co2

Entrance to the CO2 storeroom.

Our group was first shown the storeroom with the most precious books and documents. It is climate controlled and equipped with a CO2 extinguishing system. Old documents and books have several enemies. As light accelerates the aging of parchment, vellum, and paper, the building in which the archives reside has only very small windows. The storeroom is kept at a constant temperature as changing temperatures and humidity can also cause damage. The precious treasures in the storeroom are preserved in archival safe boxes or bindings. Anyone who has ever experienced flooding or fire knows water and books do not mix.  If a fire should break out, the storeroom is flooded with CO2 which, by displacing oxygen, smothers the fire.

To protect document surfaces from marks made by oily or sweaty hands our guide used thin cotton gloves while showing us several objects.

She removed a vellum document from the 12th century from its protective sleeve, unfolded it and allowed us to examine the seal hanging from it on a ribbon and make a guess about the purpose of the document and who may have had it drawn up. Usually seals are made of wax – this one was made of lead. It was a lead papal bull on a document drawn up by a pope.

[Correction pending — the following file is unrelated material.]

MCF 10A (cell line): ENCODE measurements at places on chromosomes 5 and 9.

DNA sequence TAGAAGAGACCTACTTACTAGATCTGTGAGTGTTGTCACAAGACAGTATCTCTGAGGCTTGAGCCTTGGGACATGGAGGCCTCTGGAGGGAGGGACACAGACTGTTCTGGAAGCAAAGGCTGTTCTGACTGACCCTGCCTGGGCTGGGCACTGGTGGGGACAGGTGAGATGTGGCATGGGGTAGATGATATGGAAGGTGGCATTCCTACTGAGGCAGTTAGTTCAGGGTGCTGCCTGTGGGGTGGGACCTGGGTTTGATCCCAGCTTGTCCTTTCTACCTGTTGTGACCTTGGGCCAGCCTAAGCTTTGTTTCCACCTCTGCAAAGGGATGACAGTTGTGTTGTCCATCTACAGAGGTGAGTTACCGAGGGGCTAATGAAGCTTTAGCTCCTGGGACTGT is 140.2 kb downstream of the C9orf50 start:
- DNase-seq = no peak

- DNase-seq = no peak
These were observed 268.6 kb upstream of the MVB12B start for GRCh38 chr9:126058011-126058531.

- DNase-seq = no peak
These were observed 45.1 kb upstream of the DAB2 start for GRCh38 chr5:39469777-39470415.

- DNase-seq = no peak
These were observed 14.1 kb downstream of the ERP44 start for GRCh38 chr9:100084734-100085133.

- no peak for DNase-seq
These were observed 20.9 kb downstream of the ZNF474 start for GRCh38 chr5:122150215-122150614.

She also showed us the Codex Balduini Trevirensis, a book made in 1341 telling of Henry VII’s expedition to Italy from 1310 to 1313 to obtain a papal imperial coronation. The Codex is best known for the illustrations once found in the front of the book and removed due to their historical importance. Blank pages were added in place of the illustrations which were on exhibition in the Landesarchiv in 2000.

Document Restoration and Bookbinding Department

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Dry sponges and soft brush

I found this part of the tour the most interesting. It began with the first steps in cleaning up paper material. Dry sponges are used like erasers to remove dirt and grime, a soft brush is used to remove dislodged materials before the object is placed in a dusting unit where air is circulated and dust is removed by a suction system.

repair

Damaged (upper) and restored (lower) documents

Once a document has been cleaned the damage caused over the years needs to be brought to a halt. In the background of the above photo is a document with ragged edges. In the foreground is document that has been filled in where areas where missing. On the damaged document at the top, what looks like dark smears (see arrow on right), are scraps of very lightweight Japanese papers.  They are made from long, strong, flexible fibers that produce a lasting repair. Japanese paper does not discolor or become brittle and is translucent making it suitable to repair text areas in documents.

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Miniature screen